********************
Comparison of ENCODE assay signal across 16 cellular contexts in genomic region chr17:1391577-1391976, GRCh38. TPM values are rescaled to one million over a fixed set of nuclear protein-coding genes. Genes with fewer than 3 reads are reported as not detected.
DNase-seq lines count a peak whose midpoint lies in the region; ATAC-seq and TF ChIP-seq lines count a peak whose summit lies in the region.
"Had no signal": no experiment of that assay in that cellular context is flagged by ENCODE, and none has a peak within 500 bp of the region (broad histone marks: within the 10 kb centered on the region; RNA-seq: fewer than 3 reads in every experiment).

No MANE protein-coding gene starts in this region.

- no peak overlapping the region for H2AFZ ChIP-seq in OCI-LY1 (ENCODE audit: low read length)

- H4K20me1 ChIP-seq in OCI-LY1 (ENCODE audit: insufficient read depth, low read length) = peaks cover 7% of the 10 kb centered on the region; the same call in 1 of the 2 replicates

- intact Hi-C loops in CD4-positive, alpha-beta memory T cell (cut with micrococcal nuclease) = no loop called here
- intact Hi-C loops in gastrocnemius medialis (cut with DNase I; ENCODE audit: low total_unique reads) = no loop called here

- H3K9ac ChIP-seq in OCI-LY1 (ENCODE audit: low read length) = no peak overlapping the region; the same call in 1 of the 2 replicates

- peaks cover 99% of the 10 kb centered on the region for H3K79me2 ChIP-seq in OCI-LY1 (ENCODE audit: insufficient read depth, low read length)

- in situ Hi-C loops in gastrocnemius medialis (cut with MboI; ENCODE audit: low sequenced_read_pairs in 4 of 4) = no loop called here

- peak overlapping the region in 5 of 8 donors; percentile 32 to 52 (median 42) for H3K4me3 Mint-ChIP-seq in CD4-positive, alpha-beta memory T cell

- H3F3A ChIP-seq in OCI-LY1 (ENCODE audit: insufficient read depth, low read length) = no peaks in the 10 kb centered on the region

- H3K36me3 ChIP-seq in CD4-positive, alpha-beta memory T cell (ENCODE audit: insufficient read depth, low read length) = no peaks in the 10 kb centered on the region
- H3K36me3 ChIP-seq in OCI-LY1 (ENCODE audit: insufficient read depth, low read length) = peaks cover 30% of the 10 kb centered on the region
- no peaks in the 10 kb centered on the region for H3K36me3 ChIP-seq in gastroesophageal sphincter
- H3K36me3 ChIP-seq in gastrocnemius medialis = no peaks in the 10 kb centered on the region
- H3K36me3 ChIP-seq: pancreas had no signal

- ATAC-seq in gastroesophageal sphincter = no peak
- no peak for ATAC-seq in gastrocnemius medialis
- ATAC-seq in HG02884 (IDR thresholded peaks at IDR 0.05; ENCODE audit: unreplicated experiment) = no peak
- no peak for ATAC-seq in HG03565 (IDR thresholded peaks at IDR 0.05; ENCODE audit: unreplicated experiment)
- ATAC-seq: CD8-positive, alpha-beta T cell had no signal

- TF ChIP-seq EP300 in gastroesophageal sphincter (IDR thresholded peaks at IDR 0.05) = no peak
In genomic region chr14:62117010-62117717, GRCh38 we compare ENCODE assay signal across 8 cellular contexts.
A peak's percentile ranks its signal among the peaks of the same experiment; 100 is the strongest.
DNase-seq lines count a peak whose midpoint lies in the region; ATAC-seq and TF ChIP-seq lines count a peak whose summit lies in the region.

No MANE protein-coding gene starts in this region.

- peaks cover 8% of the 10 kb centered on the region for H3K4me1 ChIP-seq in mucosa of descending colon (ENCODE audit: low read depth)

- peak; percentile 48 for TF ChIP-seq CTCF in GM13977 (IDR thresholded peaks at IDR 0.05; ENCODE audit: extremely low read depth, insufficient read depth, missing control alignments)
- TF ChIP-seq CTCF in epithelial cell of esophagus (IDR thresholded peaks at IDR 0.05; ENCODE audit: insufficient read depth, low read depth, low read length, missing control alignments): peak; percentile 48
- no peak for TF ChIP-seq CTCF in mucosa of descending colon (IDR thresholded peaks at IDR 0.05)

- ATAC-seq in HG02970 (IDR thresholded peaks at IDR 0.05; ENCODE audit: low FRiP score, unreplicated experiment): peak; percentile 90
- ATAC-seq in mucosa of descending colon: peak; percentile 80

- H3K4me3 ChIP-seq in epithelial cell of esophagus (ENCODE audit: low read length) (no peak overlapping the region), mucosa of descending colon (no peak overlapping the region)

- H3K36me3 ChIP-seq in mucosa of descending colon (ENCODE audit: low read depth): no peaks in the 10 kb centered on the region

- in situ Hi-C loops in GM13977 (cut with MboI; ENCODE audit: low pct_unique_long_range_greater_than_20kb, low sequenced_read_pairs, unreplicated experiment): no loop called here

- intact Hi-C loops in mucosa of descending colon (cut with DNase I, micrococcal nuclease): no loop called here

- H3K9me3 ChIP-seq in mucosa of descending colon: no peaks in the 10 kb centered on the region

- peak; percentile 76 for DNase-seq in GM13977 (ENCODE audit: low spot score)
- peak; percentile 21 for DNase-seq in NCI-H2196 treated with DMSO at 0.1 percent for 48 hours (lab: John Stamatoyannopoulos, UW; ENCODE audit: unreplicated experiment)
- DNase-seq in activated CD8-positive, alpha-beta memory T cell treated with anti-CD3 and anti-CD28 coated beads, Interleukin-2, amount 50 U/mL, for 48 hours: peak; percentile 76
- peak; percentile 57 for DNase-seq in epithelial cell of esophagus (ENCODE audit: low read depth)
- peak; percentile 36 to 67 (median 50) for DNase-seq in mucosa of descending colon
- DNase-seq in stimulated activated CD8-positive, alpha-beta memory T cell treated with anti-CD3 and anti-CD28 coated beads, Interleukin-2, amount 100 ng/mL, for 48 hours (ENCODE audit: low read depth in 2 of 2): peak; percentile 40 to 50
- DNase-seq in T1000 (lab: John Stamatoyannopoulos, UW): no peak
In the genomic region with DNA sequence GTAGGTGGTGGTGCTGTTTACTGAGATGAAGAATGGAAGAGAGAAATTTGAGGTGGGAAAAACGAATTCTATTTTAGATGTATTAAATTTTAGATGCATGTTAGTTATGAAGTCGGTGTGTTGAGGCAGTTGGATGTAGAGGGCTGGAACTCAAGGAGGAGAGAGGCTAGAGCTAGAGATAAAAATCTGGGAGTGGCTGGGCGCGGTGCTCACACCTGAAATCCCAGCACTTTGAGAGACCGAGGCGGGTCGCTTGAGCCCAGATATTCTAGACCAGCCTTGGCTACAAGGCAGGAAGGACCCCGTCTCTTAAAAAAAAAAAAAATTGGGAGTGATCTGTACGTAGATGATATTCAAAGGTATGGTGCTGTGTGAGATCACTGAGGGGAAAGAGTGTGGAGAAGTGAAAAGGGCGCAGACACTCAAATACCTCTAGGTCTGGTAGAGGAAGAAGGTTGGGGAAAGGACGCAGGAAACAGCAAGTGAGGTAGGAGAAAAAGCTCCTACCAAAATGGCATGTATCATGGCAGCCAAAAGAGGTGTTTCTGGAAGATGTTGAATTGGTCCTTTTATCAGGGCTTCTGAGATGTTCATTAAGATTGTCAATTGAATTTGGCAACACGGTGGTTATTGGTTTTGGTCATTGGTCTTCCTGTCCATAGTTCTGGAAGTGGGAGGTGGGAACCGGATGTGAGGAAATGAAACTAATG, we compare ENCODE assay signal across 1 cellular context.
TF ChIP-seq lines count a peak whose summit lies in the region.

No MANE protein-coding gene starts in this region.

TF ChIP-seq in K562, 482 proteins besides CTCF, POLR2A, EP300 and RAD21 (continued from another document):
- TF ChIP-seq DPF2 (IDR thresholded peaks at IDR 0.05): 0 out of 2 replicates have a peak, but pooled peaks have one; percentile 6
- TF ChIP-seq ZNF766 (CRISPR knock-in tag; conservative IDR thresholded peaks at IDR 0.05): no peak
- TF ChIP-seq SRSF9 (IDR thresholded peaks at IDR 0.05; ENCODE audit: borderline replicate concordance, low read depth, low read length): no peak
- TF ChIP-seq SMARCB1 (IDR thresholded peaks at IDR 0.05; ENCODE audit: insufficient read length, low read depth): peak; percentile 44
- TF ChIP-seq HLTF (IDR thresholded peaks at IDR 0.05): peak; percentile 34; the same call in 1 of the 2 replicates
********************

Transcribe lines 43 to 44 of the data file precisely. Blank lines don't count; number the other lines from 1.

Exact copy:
- peak; percentile 57 for DNase-seq in epithelial cell of esophagus (ENCODE audit: low read depth)
- peak; percentile 36 to 67 (median 50) for DNase-seq in mucosa of descending colon